There have been appeals for calm following the tragic death of a journalist during heavy rioting in a republican area of Derry on Thursday night.
Lyra McKee died as she was observing rioters behind a burning barricade attack the PSNI police with petrol bombs, grenade-style fireworks and other missiles. Ms McKee, who was aged 29, was standing with other journalists and onlookers beside an armoured Crown Force Landrover when she was struck by a bullet fired by a masked gunman.
Fighting had been ongoing following a major search and arrest operation by PSNI vehicles in the heart of the Creggan area of the city. The rioting followed days of disturbances and bomb alerts in the run-up to Easter as the PSNI sought to suppress republican parades and displays of strength held to mark the anniversary of the 1916 Rising.
Two local youths have since been arrested in connection with the shooting.
An Easter commemoration, which had been due to take place in the city on Monday, has now been cancelled as a mark of respect to Ms McKee and her loved ones. In a statement announcing the cancellation, the republican party Saoradh extended its sympathy to her family and loved ones, but blamed a British attempt to “grab headlines and engineer confrontation with the community” for the violence which led to her death.
They said comments by PSNI Commander Mark Hamilton confirmed that there had been a plan to disrupt the Easter Rising commemoration. They said the “inevitable reaction” to such an incursion was “resistance” from the youth of Creggan.
“The blame for last night lies squarely at the feet of the British Crown Forces, who sought to grab headlines and engineered confrontation with the community,” they said.
“During this attack on the community, a Republican Volunteer attempted to defend people from the PSNI/RUC.
“Tragically a young journalist covering the events, Lyra McKee, was killed accidentally while standing behind armed Crown Force personnel and armoured vehicles. This outcome is heartbreaking and we extend our sincerest sympathy to the family, friends and loved ones of the deceased.”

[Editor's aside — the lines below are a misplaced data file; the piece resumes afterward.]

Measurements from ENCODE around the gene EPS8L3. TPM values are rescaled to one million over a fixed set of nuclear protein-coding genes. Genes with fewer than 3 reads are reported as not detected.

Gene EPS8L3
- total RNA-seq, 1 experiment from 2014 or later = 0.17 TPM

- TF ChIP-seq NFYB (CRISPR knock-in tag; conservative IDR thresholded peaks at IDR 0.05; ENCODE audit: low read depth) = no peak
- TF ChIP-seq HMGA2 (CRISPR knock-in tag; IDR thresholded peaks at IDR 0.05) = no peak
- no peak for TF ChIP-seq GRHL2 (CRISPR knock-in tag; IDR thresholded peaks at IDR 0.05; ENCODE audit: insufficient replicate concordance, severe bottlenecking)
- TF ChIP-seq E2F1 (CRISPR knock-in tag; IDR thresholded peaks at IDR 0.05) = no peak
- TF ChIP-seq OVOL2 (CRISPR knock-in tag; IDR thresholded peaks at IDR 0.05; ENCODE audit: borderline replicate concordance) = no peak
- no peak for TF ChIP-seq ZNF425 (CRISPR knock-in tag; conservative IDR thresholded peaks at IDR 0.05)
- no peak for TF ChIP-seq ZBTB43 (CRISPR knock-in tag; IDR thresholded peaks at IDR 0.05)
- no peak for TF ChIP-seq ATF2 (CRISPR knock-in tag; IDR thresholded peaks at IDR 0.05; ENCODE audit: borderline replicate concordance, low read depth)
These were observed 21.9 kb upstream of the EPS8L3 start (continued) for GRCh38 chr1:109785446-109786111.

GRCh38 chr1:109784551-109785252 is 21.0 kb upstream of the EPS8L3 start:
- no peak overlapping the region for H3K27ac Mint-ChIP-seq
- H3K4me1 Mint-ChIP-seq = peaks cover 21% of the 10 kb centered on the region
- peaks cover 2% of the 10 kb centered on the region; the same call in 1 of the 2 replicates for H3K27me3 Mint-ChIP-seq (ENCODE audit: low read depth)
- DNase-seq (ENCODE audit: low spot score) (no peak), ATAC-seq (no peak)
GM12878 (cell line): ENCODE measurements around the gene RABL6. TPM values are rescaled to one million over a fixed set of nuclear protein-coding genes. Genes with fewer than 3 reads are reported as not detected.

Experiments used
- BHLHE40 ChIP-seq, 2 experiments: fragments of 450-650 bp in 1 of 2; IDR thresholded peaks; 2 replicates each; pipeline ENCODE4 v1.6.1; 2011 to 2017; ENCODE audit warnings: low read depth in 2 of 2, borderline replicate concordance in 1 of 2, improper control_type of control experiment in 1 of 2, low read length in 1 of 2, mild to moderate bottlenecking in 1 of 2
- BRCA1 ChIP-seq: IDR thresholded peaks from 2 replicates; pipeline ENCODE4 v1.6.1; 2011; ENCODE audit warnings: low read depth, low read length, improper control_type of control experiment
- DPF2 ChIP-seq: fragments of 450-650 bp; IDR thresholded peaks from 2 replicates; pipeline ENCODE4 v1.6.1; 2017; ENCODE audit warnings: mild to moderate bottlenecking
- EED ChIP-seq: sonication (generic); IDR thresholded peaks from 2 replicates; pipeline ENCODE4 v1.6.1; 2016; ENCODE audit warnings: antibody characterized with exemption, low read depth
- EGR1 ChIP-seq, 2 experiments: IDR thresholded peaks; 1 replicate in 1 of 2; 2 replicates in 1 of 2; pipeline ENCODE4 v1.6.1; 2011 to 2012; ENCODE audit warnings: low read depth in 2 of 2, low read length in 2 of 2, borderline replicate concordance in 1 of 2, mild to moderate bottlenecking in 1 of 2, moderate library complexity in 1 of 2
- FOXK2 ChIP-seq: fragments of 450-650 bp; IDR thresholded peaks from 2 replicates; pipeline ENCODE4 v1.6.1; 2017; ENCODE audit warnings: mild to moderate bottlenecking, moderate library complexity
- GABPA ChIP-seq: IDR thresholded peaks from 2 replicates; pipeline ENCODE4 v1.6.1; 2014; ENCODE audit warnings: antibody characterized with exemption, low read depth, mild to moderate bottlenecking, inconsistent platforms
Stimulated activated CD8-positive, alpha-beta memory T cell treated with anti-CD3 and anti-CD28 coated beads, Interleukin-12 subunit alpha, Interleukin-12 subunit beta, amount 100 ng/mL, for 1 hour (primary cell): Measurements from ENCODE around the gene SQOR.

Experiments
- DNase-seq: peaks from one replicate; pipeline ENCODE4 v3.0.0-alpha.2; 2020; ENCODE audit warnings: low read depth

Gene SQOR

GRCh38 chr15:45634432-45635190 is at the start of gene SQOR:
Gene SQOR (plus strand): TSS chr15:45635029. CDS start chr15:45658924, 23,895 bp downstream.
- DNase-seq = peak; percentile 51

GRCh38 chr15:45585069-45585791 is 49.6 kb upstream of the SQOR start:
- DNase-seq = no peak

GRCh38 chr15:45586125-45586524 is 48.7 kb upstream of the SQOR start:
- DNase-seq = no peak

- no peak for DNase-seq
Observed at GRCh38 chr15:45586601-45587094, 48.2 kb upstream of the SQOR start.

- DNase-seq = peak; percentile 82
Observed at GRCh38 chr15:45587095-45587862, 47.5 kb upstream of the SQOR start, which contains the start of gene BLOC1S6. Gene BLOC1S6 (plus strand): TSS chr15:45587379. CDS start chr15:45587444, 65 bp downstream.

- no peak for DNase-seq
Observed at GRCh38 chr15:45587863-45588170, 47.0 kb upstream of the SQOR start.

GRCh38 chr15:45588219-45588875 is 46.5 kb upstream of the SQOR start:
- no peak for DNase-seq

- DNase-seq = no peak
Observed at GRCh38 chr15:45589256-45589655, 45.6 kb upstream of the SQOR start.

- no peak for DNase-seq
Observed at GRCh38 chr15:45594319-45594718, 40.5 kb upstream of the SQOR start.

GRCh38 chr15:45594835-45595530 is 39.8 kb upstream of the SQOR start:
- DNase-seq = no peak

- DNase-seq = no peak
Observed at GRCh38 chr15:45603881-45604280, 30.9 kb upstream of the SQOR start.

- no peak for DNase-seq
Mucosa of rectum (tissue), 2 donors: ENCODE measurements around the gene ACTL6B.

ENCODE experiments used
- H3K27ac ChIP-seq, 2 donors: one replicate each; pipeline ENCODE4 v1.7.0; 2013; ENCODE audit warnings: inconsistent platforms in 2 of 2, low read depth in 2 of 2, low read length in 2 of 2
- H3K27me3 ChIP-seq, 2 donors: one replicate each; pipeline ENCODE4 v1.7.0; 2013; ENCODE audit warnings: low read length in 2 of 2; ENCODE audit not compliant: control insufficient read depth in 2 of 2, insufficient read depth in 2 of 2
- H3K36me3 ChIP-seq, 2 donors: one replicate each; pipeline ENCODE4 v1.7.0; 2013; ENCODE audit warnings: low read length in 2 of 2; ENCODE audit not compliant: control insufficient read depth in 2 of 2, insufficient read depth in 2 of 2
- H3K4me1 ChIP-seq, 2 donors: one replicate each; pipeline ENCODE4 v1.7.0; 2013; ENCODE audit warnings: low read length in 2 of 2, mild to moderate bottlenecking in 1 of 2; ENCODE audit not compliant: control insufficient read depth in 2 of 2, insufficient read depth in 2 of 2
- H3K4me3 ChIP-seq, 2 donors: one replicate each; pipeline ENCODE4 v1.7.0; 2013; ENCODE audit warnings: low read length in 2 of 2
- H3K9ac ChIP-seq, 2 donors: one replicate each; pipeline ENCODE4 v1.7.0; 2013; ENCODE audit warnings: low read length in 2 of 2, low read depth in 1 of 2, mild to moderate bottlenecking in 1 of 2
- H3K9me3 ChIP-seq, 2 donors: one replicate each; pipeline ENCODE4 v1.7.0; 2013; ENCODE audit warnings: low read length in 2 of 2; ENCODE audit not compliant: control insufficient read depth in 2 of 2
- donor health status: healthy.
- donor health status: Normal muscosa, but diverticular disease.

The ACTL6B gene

The violence on Thursday night followed clashes with the PSNI in Derry on Tuesday and Wednesday, as well as disturbances in other areas of the Six Counties.
The Continuity IRA said it had left a command-wire bomb in Lurgan, County Armagh on Tuesday night which it abandoned due to what it said was security force activity in the area. Two pipe bombs exploded at a house in Armagh city on Wednesday, while residents had to be evacuated from an area in Rasharkin after another two devices were thrown at a house in the area.
In south Armagh, a British Army helicopter was photographed flying about the border village of Bessbrook, which Saoradh said was an indication of the continuing British military occupation in the north of Ireland. A statement by local Saoradh National Executive member Stephen Murney said: “Saoradh’s position is clear, the British Army is not welcome in any part of Ireland, under any guise, under any circumstances. We will continue to resist all forms of British occupation whether it’s the British army or their RUC cohorts.”
But following Thursday night’s tragedy, there have been appeals for the ‘New IRA’, which is associated with Saoradh and has been accused of firing the fatal shot on Thursday night, to call a ceasefire.
Independent republican councillor, Gary Donnelly, has urged the group involved to “desist from any further attacks”.
Councillor Donnelly, who represents The Moor District Electoral Area (DEA) and was present during Thursday night’s rioting, said: “An innocent woman is dead because of a reckless act. This is wrong and my thoughts like the thoughts of this entire community are with her loved ones.
“I would plead with those behind this attack to desist from any further attacks and seriously consider the consequences of their actions.”
There was condemnation by republicans of a gun attack being attempted in the smoke-filled mayhem of Thursday night. But there was also condemnation of the PSNI, who were accused of starting the riot and then effectively using journalists and other civilians as a ‘human shield’.
Before Thursday, the working-class community of Derry’s Bogside were divided between those who reject the PSNI, and those who support or acquiesce to them. That divide is set to deepen as Sinn Fein leader Mary Lou McDonald urged people to support the PSNI and inform on the breakaway IRA groups.
“These so-called dissident groups who took her life offer nothing only hardship and suffering,” she said.
“As a society and a nation we are looking to a peaceful future. A future that has no place for violence. They do not represent the community, the people of Derry or wider opinion.
“The murder of Lyra McKee is an attack on all the people of this community, an attack on the peace process and on the Good Friday Agreement. It is well past time for these groups to go, to end their actions and let the society get on with building a peaceful future.”